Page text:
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What to Do If Your Dog Growls or Snaps

Many popular training guides advise that you punish your dog for showing aggression. Why that’s counterproductive, and what to do instead.

By
Jolanta Benal, CPDT-KA, CBCC-KA
6-minute read
Episode #25
Aggressive Dog

Why a Confrontational Response May Do More Harm Than Good

So behaviorally healthy dogs take most of life in stride, and they deliver warnings when they’re pushed. Those two facts together help explain why it’s best to respond without confrontation to a dog’s growl or snap. First, underlying almost all aggression is stress -- whether that’s a huge stressor in the moment or an accumulation of small stressors over an hour or a day. Bear in mind that this is stress from the dog’s point of view, and that many dogs aren’t in perfect behavioral health. No matter how much you enjoy the toddler next door, if your dog growls at her you can take it as a given that he finds something about her presence distressful.

If you punish your dog for growling or snapping, you’ve essentially punished him for warning you that he’s close to the limit of what he can stand.

Second, if you punish your dog for growling or snapping, you’ve essentially punished him for warning you that he’s close to the limit of what he can stand. If your punishment is perfectly calibrated, he may never growl or snap again. Now that cute toddler can pet your dog on the head and he’ll hold still. But he’s not feeling okay about it. What happens when the little kid, who doesn’t know any better, pulls the dog’s tail or sticks a finger in his ear or runs up to him when he’s eating dinner? You, the child, and your dog may well get lucky and go the dog’s whole life without finding out. But I’d rather not leave everybody’s safety to luck.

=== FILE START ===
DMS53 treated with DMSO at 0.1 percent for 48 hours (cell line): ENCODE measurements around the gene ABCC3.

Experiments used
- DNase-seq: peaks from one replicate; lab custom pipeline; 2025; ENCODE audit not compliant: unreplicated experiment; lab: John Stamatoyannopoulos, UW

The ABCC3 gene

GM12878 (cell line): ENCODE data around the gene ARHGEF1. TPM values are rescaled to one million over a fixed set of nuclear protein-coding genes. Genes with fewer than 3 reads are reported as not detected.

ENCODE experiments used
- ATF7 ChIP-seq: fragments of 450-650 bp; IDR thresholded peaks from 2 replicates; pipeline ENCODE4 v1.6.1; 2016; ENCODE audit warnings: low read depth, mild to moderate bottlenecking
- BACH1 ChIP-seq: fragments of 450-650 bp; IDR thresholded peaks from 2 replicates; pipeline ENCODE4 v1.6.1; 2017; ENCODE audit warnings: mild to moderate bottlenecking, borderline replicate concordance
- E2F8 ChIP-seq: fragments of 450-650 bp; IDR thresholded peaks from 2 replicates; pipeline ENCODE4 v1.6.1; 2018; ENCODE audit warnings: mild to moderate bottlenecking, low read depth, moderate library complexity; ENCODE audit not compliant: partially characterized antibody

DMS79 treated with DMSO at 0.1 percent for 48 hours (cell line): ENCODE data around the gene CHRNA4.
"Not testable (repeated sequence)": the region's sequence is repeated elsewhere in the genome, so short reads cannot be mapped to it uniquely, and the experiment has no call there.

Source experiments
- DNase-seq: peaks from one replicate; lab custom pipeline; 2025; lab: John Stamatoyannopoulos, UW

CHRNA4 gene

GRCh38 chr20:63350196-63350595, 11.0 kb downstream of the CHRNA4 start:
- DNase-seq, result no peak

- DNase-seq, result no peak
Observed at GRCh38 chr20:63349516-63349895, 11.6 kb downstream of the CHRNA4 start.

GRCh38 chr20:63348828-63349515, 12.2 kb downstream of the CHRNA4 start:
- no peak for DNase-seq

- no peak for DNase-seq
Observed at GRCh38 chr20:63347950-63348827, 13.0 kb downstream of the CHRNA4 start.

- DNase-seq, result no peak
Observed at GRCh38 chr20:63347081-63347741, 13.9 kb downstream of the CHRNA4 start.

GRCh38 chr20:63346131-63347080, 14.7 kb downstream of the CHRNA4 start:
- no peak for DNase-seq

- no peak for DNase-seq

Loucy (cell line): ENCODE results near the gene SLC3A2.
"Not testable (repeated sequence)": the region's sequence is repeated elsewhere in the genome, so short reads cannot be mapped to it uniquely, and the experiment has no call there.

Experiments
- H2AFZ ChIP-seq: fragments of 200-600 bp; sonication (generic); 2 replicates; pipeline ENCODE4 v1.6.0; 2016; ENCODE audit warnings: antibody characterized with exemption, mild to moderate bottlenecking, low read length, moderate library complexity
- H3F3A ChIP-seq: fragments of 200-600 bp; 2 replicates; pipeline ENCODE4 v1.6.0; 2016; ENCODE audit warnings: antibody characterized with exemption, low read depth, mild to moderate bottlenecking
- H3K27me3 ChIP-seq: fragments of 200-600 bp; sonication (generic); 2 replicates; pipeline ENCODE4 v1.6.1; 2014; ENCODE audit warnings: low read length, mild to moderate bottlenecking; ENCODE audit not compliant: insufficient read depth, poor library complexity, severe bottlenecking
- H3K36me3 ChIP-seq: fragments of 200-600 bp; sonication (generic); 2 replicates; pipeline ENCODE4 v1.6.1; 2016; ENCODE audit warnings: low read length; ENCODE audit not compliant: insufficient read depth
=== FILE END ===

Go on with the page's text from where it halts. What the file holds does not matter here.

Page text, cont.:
Instead of Punishing, Back Off and Think!

An outright dog attack is an emergency, of course. You must do whatever it takes to protect yourself or others. But if your dog growls or snaps, or if you’ve caught one of those more subtle warning signs I mentioned earlier, your best bet is to back off. Exit the situation. Take a deep breath or 50, enough for you and your dog both to settle down. And then think. What, exactly, were the circumstances around the behavior? And can you identify any new or old stressors in your dog’s life? You and your dog need professional help, and the best thing you can do right now is to gather information.

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About the Author

Jolanta Benal, CPDT-KA, CBCC-KA

Jolanta holds professional certifications in both training and behavior counseling and belongs to the Association of Professional Dog Trainers and the International Association of Animal Behavior Consultants. She also volunteered with Pet Help Partners, a program of the Humane Society of the United States that works to prevent pet relinquishment. Her approach is generally behaviorist (Pavlovian, Skinnerian and post-Skinnerian learning theory) with a big helping of ethology (animal behavior as observed in non-experimental settings).